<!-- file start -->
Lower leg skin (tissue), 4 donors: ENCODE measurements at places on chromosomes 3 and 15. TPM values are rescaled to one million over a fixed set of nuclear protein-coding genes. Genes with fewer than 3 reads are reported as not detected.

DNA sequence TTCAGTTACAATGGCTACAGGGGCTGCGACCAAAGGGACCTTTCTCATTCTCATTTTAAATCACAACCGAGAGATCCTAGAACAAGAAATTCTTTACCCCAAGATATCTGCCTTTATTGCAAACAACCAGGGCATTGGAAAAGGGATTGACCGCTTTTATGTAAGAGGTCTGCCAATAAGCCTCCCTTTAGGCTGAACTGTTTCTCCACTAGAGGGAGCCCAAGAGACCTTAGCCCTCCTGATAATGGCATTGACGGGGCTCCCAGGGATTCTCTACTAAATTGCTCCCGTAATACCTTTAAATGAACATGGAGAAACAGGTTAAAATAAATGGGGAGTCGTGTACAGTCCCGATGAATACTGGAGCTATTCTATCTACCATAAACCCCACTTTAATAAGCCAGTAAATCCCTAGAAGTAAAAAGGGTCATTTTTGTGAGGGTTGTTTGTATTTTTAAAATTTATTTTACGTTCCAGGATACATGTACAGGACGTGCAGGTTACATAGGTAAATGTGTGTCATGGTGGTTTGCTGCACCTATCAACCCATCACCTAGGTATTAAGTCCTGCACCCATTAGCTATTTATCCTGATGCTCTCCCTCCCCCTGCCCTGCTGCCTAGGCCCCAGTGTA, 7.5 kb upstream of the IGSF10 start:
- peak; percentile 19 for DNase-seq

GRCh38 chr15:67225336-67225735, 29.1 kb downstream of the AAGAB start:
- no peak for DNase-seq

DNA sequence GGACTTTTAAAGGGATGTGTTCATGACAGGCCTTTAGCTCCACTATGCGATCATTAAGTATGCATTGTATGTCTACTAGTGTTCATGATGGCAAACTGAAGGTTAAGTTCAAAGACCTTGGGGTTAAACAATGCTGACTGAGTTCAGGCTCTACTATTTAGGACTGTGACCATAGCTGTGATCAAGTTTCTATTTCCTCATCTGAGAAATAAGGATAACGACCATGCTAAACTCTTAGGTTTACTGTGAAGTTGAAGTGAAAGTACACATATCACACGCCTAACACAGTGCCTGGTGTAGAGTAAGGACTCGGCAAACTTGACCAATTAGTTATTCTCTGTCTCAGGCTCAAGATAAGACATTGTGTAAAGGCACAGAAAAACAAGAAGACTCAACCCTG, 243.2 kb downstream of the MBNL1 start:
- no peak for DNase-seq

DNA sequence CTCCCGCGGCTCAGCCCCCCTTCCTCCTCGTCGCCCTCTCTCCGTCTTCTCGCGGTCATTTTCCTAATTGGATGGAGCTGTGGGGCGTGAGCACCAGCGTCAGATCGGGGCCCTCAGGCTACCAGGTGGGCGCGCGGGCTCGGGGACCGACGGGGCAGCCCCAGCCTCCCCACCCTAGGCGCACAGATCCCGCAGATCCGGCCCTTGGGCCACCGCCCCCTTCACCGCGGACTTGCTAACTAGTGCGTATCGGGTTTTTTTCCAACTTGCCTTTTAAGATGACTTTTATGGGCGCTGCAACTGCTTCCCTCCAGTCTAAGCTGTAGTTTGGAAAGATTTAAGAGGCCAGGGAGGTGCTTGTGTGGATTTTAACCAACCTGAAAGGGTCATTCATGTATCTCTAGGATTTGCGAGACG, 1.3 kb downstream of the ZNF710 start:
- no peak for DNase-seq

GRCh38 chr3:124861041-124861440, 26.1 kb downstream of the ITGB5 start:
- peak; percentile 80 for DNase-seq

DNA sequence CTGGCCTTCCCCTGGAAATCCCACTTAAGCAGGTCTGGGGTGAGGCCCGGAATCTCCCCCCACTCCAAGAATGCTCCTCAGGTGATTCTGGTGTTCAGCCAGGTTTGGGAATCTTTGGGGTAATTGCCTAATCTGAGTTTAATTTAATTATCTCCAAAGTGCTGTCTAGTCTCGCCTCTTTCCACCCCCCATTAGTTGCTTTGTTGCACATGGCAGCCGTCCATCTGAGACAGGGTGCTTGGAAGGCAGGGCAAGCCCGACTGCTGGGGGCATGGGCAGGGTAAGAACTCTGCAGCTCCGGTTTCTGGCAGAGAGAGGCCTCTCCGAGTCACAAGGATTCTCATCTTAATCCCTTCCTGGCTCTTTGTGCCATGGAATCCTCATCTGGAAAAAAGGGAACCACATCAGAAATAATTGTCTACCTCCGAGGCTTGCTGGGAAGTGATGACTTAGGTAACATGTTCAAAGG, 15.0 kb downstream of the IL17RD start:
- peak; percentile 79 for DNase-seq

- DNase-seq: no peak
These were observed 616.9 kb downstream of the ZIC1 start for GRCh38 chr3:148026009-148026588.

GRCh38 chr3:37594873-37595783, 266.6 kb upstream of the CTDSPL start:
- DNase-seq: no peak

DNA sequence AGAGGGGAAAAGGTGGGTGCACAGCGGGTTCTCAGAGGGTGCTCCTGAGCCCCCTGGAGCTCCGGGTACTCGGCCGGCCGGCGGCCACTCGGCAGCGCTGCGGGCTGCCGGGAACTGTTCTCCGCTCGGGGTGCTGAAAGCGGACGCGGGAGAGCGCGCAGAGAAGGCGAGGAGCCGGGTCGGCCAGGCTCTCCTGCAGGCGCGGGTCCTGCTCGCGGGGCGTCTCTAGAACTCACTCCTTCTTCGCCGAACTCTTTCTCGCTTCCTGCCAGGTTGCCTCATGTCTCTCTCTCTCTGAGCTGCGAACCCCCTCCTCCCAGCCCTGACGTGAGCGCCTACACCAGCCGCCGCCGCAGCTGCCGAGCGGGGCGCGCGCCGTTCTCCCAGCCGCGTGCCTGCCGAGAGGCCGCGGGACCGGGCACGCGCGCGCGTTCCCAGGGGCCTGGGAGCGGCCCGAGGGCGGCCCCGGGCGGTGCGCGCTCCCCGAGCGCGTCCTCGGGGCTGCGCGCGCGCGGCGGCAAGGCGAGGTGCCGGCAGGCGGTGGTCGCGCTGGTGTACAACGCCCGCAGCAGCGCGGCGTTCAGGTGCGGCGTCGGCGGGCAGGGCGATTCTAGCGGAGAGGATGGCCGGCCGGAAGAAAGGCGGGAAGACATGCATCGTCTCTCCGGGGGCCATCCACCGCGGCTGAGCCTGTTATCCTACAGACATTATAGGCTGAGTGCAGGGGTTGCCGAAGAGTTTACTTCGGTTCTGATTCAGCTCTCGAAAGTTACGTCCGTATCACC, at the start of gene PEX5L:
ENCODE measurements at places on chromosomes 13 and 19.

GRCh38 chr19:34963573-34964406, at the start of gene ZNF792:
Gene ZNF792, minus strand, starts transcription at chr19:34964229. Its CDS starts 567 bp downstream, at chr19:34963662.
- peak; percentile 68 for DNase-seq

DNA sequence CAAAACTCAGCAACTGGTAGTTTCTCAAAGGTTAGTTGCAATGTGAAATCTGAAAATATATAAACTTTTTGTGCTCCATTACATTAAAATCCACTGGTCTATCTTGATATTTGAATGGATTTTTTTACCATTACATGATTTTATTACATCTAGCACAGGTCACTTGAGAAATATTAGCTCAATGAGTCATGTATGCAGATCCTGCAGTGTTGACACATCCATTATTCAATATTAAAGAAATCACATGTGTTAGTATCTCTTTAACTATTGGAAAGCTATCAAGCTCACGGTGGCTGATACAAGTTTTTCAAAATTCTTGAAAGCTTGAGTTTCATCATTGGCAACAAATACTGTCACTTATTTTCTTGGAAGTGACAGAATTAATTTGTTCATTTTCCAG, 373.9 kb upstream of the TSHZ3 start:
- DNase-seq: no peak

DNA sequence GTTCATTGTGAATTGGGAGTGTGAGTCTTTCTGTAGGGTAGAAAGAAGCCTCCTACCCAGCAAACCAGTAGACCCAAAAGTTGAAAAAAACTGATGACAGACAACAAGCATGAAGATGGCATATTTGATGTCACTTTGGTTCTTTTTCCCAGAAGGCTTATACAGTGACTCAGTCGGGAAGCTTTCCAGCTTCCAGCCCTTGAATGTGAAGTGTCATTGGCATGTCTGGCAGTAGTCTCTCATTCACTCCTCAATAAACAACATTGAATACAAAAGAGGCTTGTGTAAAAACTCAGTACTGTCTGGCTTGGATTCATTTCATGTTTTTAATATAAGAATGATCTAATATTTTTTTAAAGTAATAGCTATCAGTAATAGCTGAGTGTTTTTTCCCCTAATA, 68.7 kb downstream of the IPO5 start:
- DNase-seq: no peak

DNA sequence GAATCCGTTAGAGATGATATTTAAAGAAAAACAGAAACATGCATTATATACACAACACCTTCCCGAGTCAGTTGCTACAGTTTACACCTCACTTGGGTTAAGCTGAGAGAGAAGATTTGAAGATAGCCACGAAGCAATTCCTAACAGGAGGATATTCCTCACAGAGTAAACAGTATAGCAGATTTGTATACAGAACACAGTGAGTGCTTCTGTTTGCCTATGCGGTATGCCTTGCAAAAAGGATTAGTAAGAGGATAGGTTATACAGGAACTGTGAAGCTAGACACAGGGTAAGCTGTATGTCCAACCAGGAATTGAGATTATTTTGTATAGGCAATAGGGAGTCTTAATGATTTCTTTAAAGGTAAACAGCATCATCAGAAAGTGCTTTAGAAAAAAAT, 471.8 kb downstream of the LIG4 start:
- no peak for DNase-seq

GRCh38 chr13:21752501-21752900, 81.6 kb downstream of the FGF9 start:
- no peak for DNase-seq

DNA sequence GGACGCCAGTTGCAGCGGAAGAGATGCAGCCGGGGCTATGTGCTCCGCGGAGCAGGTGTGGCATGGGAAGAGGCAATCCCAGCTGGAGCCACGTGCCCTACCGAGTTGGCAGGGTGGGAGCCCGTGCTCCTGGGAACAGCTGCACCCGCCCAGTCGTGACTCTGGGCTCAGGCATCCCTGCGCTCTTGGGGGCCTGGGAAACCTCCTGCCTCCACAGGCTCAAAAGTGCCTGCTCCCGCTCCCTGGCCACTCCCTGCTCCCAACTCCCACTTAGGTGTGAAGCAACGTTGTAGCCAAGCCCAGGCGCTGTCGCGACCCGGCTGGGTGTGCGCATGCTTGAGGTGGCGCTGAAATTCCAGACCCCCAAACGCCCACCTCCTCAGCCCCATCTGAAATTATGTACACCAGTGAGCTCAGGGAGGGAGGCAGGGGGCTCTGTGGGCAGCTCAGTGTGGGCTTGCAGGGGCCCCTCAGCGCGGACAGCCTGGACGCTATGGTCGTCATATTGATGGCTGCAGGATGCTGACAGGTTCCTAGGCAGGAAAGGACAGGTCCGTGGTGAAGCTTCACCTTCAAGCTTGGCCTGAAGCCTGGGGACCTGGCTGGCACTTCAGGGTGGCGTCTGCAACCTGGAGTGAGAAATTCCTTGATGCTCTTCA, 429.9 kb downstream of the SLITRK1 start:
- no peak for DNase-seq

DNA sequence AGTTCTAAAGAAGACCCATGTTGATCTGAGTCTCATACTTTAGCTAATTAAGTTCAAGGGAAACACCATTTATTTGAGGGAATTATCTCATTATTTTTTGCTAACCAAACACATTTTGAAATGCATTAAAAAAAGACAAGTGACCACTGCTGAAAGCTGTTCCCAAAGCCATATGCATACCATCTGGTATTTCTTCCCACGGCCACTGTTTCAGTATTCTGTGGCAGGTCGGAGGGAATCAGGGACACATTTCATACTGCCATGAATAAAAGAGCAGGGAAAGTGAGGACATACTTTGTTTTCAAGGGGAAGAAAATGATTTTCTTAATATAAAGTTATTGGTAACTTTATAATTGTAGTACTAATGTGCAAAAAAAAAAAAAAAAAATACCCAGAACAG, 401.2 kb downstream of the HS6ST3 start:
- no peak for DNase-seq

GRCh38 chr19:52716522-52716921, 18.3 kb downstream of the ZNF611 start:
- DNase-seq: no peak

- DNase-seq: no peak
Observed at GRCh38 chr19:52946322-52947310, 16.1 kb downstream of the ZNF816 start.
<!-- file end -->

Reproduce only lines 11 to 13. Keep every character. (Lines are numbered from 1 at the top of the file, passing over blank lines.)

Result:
- peak; percentile 80 for DNase-seq

DNA sequence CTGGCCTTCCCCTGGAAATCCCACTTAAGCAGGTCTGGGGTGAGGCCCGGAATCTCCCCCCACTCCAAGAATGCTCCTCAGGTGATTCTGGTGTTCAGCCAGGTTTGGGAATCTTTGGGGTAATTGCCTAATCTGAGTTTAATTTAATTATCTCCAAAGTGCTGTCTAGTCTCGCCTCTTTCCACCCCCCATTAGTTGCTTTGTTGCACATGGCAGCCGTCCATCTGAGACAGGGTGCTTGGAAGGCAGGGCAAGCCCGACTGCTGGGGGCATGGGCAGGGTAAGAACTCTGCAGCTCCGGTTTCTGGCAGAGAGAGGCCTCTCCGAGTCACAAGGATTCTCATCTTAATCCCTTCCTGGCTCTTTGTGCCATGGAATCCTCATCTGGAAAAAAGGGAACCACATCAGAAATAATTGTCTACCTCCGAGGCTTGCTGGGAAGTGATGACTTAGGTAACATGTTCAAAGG, 15.0 kb downstream of the IL17RD start:
- peak; percentile 79 for DNase-seq